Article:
On the lowest level of industrial robot control, the robot behavior is controlled by giving input by numeric axis variables for the individual axes. On the motion level, movements of the robot flange or end-effector are defined by Cartesian coordinates. At the process level, the specification of a sequence of sub-operations is given. On the product level, only the desired properties of the workpiece are given as input. The robot can abstract these properties autonomously, transfer them into actions and rules and execute them.
Applications & Use Cases
Bin-picking and Visual Servoing – Flexible gripping of (moving) parts
Classic tasks in industrial robotics presume a known and structured environment. The robots were controlled through predefined sequences of poses. This behavior is typically optimized towards low cycle times and high productivity at the cost of flexibility. Typically these kinds of robot are not able to adapt towards changing environmental conditions. Modern demands in production and service robotics call for a high degree of flexibility. The challenge is to understand unstructured environments in order to process varying work-piece geometries, positions, manipulation sequences and more.
Bin-Picking is a term describing the challenge to pick up work-pieces piled at random from pallets or boxes. This challenge is solved with the help of cameras and image processing involved in the control loop by object pose estimation, calculation of gripping point and specific gripping technologies. There are different strategies for attaching the camera either to the robot tool following the “Eye-in-hand” principle or with a fixed camera in the workspace. Whereas bin-picking can typically be solved with an open control loop, the challenge gets harder if one needs to pick up moving objects.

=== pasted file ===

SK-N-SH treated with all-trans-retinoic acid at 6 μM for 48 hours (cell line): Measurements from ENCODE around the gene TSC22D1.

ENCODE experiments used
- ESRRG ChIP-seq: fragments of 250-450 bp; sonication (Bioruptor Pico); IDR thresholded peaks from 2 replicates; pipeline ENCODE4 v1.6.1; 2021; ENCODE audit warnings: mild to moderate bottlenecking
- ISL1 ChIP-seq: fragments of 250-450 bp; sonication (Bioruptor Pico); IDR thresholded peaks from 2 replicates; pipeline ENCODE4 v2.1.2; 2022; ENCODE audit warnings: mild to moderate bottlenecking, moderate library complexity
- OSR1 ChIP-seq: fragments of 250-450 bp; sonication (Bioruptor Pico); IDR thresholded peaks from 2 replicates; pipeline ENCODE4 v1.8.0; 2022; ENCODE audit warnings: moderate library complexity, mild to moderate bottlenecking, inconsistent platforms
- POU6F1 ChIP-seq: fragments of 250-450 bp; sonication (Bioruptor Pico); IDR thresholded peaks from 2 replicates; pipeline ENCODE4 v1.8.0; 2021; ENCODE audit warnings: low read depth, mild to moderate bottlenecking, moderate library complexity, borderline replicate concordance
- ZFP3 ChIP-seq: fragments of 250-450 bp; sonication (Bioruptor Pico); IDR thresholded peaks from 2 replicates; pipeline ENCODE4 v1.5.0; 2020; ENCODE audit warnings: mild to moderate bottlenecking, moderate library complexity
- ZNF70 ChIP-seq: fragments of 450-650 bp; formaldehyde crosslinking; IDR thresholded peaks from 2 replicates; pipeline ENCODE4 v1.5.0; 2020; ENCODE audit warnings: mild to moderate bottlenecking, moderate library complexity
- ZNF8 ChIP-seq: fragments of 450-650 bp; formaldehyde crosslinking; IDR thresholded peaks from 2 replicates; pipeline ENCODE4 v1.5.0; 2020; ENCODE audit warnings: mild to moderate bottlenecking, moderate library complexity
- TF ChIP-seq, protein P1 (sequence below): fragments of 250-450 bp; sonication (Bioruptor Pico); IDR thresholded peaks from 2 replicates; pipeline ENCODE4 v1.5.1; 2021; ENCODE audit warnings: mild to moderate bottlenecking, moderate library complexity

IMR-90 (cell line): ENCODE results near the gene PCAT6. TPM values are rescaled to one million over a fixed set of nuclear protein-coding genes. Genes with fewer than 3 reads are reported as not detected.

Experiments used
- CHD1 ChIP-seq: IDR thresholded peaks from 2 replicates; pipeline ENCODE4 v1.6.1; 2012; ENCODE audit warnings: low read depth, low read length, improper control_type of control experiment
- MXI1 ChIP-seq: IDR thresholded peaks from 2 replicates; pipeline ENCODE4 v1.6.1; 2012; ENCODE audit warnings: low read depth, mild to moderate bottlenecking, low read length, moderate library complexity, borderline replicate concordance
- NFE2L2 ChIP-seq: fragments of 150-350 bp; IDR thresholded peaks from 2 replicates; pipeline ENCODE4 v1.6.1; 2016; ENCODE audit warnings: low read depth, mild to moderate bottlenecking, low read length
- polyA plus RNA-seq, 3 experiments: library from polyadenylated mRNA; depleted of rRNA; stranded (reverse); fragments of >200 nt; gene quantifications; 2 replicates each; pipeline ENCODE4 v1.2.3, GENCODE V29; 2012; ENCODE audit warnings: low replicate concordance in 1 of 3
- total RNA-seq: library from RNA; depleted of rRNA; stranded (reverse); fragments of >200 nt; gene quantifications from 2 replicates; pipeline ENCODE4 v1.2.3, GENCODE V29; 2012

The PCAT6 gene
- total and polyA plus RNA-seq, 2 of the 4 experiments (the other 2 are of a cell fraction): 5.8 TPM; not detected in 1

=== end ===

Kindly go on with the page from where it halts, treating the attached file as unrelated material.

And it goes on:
A closed-loop approach called Visual Servoing uses visual feedback extracted from a camera sensor to control the motion of the robot. Position-based visual servoing is continuously controlling the pose of the end-effector in regard to a control deviation (difference between the current pose and the target pose). The object pose is calculated based on images (2D or 3D) and offset against the current TCP pose. The pose error is used to determine a Cartesian control following and approaching the object until it is available for gripping.
From basic motion control to learning control algorithms and intelligent process adaption
Control is the fundamental basis for all robotic applications. The principle connects sensory input and actuator actions. This applies to industrial manipulators as well as to mobile service robots. We consider different control levels with varying requirements for real-time capabilities of processing and communication. Furthermore we target different approaches towards additional sensor integration in favor of flexibility. We have plenty of experience in designing control functions and control systems for machines and processes. This includes building real-time robot control systems from scratch as well as developing and integrating tailored visual or learning control functions. Get in touch with us to discuss your use case. You can contact us under firstname.lastname@example.org or give us a call at +49 30 616 515 60 – we would love to hear from you.